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Why St. Louis Should Stop Turning Its Street Grid Into Cul-De-Sacs [VIDEO]

Categories: Of the People

streetnotthru.JPG
Lindsay Toler
We could have two cul-de-sacs facing each other, or St. Louis could open up the streets and heal the grid.
Sometimes, getting around St. Louis by car feels like driving in a maze.

A straight line is not the shortest path from one neighborhood street to another when the road is blocked off by planters, barriers and Schoemehl pots -- the concrete sewer pipes filled with dirt named for former mayor Vincent Schoemehl -- to make a cul-de-sac.

An electrical engineer and the man behind the @STLUnite Twitter feed, Richard Bose, says if he had his druthers, St. Louis would ditch the cutoffs, open up the streets and, as he puts it, "heal the grid."

See also: Green Means Grow: Gateway Garlic Turns Old Traffic Signals into Grow Lights

"The grid is an outcome of millennia of urban building, and it turns out to be the most efficient way to arrange cities," Bose tells Daily RFT. But in some St. Louis neighborhoods, the grid is instead a series of cul-de-sacs. "If you explore the city, you run into this all over the place."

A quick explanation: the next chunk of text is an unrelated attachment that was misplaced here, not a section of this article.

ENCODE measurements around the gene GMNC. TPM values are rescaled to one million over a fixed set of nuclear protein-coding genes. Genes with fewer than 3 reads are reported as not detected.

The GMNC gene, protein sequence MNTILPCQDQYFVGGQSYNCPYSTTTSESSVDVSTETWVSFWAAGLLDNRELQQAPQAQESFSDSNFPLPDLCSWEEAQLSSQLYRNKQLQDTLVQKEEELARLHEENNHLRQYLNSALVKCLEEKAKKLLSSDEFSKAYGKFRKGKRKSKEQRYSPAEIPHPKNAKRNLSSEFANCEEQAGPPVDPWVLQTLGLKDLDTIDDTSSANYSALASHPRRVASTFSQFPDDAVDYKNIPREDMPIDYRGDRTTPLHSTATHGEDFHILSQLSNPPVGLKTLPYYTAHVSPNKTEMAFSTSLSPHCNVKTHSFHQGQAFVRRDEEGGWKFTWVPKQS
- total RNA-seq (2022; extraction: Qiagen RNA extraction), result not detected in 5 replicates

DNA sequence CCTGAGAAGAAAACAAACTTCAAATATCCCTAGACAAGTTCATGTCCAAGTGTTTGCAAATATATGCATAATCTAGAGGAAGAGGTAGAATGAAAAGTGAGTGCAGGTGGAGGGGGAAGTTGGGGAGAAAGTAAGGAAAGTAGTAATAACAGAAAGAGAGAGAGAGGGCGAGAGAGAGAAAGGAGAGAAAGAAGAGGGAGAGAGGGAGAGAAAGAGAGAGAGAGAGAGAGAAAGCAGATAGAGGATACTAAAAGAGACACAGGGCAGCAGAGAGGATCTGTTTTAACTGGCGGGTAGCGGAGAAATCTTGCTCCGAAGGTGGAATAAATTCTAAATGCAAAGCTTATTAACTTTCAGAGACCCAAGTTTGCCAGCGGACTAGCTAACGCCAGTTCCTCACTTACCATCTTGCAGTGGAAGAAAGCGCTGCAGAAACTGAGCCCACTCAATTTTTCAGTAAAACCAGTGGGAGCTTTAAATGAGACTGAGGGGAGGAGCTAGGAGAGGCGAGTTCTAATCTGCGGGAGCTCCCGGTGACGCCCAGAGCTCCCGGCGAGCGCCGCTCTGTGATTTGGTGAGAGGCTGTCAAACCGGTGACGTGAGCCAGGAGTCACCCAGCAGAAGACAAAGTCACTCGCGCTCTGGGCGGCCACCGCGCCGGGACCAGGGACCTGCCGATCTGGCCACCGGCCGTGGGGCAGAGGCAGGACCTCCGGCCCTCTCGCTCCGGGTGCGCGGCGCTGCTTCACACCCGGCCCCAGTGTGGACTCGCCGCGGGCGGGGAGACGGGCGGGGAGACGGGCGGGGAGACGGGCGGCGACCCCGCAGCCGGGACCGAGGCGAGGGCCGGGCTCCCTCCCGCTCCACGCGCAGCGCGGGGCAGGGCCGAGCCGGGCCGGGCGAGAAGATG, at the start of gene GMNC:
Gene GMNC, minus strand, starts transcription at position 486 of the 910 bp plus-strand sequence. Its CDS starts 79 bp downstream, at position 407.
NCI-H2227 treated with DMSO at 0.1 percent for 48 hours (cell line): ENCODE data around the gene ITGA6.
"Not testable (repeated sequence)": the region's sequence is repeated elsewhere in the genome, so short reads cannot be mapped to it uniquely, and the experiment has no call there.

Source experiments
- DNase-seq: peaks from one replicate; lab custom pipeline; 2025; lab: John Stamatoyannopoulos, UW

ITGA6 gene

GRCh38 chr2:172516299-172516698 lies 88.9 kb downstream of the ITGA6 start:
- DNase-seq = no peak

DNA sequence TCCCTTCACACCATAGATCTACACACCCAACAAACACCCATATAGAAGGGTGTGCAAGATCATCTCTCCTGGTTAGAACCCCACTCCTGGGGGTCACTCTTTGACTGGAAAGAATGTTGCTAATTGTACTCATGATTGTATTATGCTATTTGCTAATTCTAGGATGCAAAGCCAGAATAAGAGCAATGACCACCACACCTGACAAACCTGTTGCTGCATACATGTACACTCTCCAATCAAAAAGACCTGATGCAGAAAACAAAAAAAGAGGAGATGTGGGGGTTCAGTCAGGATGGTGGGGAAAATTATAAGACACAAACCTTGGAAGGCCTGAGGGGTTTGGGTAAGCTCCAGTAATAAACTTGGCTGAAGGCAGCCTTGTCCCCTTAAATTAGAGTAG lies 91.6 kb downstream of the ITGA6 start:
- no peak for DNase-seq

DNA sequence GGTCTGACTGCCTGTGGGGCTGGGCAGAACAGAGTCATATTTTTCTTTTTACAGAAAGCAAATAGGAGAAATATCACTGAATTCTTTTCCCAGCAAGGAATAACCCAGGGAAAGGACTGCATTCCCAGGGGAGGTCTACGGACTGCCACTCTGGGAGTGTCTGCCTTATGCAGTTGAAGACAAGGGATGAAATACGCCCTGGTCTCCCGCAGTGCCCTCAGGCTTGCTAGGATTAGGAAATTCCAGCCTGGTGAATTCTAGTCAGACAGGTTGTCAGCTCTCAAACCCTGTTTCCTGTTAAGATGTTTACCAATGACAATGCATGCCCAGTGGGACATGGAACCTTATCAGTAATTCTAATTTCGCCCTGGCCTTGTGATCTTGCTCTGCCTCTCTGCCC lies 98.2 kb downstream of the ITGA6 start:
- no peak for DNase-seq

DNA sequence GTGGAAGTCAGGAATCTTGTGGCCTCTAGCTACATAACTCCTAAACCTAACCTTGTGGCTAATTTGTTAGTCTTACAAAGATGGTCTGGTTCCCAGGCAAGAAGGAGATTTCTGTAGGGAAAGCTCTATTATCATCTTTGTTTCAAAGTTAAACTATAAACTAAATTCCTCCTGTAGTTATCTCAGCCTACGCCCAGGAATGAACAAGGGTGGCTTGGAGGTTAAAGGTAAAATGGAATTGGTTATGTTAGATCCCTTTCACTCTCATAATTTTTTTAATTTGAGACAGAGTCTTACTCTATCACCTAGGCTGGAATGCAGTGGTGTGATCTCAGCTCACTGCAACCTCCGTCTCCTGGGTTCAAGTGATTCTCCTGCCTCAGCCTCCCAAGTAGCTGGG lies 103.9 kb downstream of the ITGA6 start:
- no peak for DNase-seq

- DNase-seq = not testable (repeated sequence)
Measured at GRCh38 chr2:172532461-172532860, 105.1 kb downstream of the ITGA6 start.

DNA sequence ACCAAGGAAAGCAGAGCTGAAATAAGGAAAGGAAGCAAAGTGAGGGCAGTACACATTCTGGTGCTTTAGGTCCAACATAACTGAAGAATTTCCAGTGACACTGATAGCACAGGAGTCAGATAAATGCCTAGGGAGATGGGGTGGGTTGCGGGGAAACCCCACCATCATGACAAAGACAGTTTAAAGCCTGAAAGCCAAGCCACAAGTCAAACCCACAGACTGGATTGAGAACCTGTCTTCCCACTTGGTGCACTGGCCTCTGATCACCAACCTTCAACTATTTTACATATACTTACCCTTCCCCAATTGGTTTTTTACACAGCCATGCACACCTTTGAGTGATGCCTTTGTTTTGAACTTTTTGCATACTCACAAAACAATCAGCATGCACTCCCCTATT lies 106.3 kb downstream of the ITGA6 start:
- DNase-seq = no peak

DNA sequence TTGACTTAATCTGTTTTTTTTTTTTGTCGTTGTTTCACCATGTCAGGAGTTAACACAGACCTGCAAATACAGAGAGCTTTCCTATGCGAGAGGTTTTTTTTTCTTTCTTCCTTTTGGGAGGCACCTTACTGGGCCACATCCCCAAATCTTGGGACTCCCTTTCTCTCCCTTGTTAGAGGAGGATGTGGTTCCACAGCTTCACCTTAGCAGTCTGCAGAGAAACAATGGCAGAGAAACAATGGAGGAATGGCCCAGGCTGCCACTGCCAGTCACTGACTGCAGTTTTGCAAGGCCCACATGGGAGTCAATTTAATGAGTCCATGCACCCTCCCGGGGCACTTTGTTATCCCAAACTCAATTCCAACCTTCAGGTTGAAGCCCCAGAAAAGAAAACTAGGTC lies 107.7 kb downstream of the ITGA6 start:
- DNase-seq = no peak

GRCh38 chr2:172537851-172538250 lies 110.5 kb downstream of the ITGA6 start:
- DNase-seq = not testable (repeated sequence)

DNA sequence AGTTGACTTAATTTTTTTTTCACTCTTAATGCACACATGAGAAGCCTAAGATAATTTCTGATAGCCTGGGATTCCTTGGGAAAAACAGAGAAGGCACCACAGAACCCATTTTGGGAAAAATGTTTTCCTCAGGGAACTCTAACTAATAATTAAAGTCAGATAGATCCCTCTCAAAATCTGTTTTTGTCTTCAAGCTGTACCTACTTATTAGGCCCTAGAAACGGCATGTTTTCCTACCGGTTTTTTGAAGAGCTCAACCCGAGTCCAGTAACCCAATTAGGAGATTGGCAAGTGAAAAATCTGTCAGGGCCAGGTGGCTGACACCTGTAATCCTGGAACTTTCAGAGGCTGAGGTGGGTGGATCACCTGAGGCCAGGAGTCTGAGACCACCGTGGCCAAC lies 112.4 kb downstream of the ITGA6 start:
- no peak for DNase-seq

Bose argues that when city officials cut off neighborhood streets from one another, they only worsen the problems the cutoffs were supposed to fix in the first place -- especially traffic congestion. In a nine-minute video, he compiles all the Google Street images he can find of streets blocked by barriers:

"It makes traffic worse," Bose says. "Streets like that are more of an infrastructure burden because their utility is only for the residents there. Whatever street traffic would have gone through that area has to find a new place to go."

Bose says he sees this every day during rush hour at Forest Park Parkway and Skinker Boulevard, where surrounding cut-off cul-de-sacs force more cars onto the two nearby arterial roads.

"You get dumped out onto these bigger streets, and it makes rush hour worse," he says.

That's not to say all of St. Louis' faux cul-de-sacs should be opened, Bose admits. He points to the 4500 block of Oakland Avenue, where blocking off the street helped with the drive-through drug dealing coming to the neighborhood from the nearby highway.

"I'm never going to say we should open them all right now," Bose says.

But turning through streets into cul-de-sacs might not be as effective in deterring crime as you think, Bose says. See why on page two.


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